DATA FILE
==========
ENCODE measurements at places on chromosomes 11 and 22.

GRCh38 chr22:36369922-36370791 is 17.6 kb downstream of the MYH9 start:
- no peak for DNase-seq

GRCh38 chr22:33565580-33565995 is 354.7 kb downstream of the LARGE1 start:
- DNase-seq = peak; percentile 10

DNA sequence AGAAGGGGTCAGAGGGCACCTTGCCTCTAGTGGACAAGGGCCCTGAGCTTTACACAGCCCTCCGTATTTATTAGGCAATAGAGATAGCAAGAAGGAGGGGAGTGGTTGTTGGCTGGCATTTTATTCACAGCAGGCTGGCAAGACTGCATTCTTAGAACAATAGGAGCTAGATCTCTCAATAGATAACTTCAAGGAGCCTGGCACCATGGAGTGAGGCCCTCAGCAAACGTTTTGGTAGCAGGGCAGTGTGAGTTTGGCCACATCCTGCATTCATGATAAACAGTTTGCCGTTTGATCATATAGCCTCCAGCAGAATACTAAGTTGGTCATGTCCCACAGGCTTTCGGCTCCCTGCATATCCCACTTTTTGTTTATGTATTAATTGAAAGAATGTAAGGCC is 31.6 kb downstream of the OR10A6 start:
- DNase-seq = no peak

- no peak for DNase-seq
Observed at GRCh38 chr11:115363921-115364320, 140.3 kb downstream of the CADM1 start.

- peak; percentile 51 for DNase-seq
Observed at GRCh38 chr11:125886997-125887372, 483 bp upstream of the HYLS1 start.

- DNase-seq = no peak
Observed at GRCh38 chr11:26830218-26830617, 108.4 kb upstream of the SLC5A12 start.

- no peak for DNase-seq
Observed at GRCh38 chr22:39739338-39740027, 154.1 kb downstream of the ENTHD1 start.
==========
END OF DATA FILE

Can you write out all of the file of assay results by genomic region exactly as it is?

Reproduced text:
ENCODE measurements at places on chromosomes 11 and 22.

GRCh38 chr22:36369922-36370791 is 17.6 kb downstream of the MYH9 start:
- no peak for DNase-seq

GRCh38 chr22:33565580-33565995 is 354.7 kb downstream of the LARGE1 start:
- DNase-seq = peak; percentile 10

DNA sequence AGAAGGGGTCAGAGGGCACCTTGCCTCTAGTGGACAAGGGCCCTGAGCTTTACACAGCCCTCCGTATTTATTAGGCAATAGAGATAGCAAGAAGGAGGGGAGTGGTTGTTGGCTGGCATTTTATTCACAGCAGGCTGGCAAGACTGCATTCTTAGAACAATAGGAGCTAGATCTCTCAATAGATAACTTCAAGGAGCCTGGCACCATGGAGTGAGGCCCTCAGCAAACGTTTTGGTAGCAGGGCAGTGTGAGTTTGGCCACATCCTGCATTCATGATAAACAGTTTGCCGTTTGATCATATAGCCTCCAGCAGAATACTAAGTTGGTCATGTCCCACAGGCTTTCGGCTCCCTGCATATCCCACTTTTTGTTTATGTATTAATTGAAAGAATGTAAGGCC is 31.6 kb downstream of the OR10A6 start:
- DNase-seq = no peak

- no peak for DNase-seq
Observed at GRCh38 chr11:115363921-115364320, 140.3 kb downstream of the CADM1 start.

- peak; percentile 51 for DNase-seq
Observed at GRCh38 chr11:125886997-125887372, 483 bp upstream of the HYLS1 start.

- DNase-seq = no peak
Observed at GRCh38 chr11:26830218-26830617, 108.4 kb upstream of the SLC5A12 start.

- no peak for DNase-seq
Observed at GRCh38 chr22:39739338-39740027, 154.1 kb downstream of the ENTHD1 start.